# Proving the limit $\lim_{x \to 2}\frac{1}{x}=\frac{1}{2}$

I wish to prove the limit $$\lim_{x \to 2}\frac{1}{x}=\frac{1}{2}$$

In other words, given $\epsilon > 0$, I wish to prove that I can find a $\delta > 0$ so that $$|x - 2| < \delta \implies |\frac{1}{x}-\frac{1}{2}|< \epsilon$$

Start out by noting that by taking the multiplicative inverse of everything on the right side of the implication sign, we have that $|x-2|<\frac{1}{\epsilon}$. Choose $\delta = \min\{1, \frac{1}{\epsilon}\}$. We have that $$|x-2|<\frac{1}{\epsilon}\implies|\frac{1}{x}-\frac{1}{2}|<\frac{1}{\frac{1}{\epsilon}} = \epsilon$$

And I claim we are done. The answer differs slightly from the one in the text, so I would like some confirmation/slaughter.

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"take the multiplicative inverse of everything"?? –  user2345215 Mar 6 '14 at 10:02

False. $$|x-2|<\frac{1}{\epsilon}$$ is not the multiplicative inverse of $$\left|\frac1x - \frac12\right|<\epsilon.$$ The inverse of $\left|\frac1x - \frac12\right|$would be $$\left|\frac{1}{\frac1x-\frac12}\right|=\left|\frac{2x}{2-x}\right|,$$ not what you got.

However, it does not even matter what the inverse is. If you have $0<a<b$, what you can conclude is $\frac1a > \frac 1b$, so even if your inverse would be correct, you would end up with an inequality facing the other way.

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Oh, jeez, that's not even funny. –  Andrew Thompson Mar 6 '14 at 10:04
A quick hint why I (and most other math students past their first year) noticed things went wrong: The $\delta$ you find always becomes smaller when $\epsilon$ becomes small. Your selection $\delta = \epsilon^{-1}$ meant that as $\epsilon$ was small, you could just take any $\delta$ you wanted, as long as it was smaller than $1$. This is clearly wrong. –  5xum Mar 6 '14 at 10:08

If I understand your solution correctly, there is a problem with taking "the multiplicative inverse of everything". Consider, for example, $|2+3|<6$, which does not imply $|1/2 + 1/3| < 1/6$.

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You can't start by manipulating the thesis. You must start from $|x-2|<\delta$. So: $$|x-2|<\delta\Rightarrow |2x||\frac{1}{x}-\frac{1}{2}|<\delta\Rightarrow |\frac{1}{x}-\frac{1}{2}|<\frac{\delta}{2|x|},$$ but $x>\delta-2$, so: $$|\frac{1}{x}-\frac{1}{2}|<\frac{\delta}{2|x|}<\frac{\delta}{2(\delta-2)},$$ write then $$\varepsilon=\frac{\delta}{2(\delta-2)}.$$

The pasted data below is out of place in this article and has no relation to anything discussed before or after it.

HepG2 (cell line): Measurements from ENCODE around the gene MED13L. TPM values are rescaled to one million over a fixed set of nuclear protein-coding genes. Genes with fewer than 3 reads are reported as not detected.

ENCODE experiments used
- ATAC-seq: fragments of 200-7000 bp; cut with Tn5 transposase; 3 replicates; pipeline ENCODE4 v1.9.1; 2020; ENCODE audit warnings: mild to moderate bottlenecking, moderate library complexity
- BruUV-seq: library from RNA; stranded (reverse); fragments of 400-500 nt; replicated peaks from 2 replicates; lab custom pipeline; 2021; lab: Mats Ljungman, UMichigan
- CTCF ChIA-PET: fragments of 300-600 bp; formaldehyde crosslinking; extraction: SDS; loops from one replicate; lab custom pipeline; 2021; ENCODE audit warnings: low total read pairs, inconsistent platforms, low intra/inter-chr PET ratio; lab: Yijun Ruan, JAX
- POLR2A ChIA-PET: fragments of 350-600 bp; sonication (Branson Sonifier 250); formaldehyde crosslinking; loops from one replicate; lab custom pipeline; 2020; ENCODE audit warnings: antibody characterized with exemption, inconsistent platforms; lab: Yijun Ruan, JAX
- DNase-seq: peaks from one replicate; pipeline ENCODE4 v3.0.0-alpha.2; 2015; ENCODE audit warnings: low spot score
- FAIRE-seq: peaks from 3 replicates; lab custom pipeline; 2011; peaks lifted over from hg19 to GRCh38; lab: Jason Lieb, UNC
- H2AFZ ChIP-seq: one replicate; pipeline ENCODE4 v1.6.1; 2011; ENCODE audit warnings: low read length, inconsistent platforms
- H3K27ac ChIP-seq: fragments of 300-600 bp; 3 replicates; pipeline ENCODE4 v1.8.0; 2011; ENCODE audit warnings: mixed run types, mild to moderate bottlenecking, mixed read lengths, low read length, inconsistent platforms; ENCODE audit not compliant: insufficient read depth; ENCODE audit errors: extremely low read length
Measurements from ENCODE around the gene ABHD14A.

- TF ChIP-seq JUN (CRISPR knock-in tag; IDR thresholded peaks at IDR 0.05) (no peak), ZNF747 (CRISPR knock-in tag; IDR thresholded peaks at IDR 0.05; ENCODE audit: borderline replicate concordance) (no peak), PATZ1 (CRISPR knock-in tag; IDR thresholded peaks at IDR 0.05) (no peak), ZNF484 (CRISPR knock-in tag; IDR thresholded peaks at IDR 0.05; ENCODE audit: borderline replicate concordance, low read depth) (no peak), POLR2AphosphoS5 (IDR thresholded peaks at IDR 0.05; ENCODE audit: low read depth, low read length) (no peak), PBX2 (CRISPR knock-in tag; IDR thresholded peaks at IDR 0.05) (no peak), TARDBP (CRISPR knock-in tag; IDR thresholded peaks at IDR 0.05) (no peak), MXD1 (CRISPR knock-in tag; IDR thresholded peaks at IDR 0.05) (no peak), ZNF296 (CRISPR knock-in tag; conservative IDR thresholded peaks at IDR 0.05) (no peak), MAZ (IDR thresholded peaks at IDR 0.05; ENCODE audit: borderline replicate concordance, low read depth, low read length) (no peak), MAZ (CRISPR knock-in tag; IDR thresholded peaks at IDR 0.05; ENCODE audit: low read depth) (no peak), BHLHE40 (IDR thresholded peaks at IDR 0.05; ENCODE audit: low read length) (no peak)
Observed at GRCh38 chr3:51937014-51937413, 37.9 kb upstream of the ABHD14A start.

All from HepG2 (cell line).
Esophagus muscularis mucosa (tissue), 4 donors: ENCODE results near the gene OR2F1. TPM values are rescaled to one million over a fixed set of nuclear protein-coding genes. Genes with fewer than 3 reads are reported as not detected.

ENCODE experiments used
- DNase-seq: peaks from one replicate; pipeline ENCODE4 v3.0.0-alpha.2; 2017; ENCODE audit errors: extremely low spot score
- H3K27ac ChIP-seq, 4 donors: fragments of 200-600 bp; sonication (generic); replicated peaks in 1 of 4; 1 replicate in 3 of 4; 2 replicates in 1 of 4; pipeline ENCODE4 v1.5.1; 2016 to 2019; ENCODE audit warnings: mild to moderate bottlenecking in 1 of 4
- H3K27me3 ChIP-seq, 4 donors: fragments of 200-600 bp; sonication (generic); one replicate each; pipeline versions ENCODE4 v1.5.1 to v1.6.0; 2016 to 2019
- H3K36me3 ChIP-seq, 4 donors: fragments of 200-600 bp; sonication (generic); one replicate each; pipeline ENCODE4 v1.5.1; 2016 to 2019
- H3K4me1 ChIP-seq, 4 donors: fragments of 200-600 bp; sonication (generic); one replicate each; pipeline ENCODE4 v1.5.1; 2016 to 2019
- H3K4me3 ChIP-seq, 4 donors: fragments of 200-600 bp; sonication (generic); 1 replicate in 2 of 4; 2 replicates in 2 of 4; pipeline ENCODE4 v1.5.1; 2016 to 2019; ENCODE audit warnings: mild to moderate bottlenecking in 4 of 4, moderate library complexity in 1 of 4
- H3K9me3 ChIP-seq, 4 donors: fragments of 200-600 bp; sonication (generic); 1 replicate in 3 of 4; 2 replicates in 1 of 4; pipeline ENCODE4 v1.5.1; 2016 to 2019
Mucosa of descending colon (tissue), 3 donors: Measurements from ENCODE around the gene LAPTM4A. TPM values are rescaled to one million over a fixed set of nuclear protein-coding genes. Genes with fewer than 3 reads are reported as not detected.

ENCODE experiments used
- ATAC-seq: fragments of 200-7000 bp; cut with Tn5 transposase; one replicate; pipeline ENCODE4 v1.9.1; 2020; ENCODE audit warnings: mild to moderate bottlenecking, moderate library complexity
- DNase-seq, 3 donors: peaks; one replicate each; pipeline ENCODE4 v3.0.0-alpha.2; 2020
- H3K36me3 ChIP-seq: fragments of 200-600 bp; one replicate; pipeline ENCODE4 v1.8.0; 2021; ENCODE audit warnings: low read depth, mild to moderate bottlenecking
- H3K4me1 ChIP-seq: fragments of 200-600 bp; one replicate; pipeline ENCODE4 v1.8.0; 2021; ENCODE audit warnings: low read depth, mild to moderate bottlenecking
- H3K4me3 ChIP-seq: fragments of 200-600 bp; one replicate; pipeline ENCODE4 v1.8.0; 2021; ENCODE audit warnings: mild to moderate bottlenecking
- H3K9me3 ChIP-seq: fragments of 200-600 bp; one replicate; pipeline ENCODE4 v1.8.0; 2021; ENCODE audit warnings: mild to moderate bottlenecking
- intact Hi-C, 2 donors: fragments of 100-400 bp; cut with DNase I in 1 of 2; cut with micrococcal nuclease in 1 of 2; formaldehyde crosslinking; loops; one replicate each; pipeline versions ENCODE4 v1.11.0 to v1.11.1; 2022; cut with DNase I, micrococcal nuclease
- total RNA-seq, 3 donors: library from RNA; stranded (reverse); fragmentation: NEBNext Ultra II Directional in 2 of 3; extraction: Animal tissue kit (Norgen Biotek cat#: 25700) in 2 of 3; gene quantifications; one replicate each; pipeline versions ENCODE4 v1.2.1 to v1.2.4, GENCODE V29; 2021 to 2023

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Sorry, I had to use the other inequality, I'm correcting it right now. –  7raiden7 Mar 6 '14 at 10:12

While I did accept the answer giving the best response, I feel like I have to solve it correctly after posting such an embarassing blunder. We wish to prove the limit $$\lim_{x \to 2} \frac{1}{x} = \frac{1}{2}$$ In other words, we wish to show that for every $\epsilon > 0,$ we can find a $\delta > 0$ so that $$|x - 2| < \delta \implies |\frac{1}{x} - \frac{1}{2}| < \epsilon$$

Manipulating the expression $|\frac{1}{x}-\frac{1}{2}| = |(2-x)\frac{1}{2x}| = |(x-2)\frac{1}{2x}|$. Let $\delta < 1$. We have that $-1 < x - 2 < 1 \implies 1 < x < 3$, and, learning from past mistakes, $|\frac{1}{2x}|<\frac{1}{2}$. (On the exam in December where I initially got this task, I ended up writing $|\frac{1}{2x}| < \frac{1}{6}$, so you can see my misunderstanding with "multiplicative inverses" is something that has been with me for a while. I have never even thought it through, even though I see it as, ignorant as it might sound, obvious now that someone actually pointed it out.) Choosing $\delta = \min\{1, 2\epsilon\}$, we have that $$|x - 2| < \delta \implies |\frac{1}{x} - \frac{1}{2}| < \frac{1}{2}\cdot2\epsilon = \epsilon$$

And we are done.

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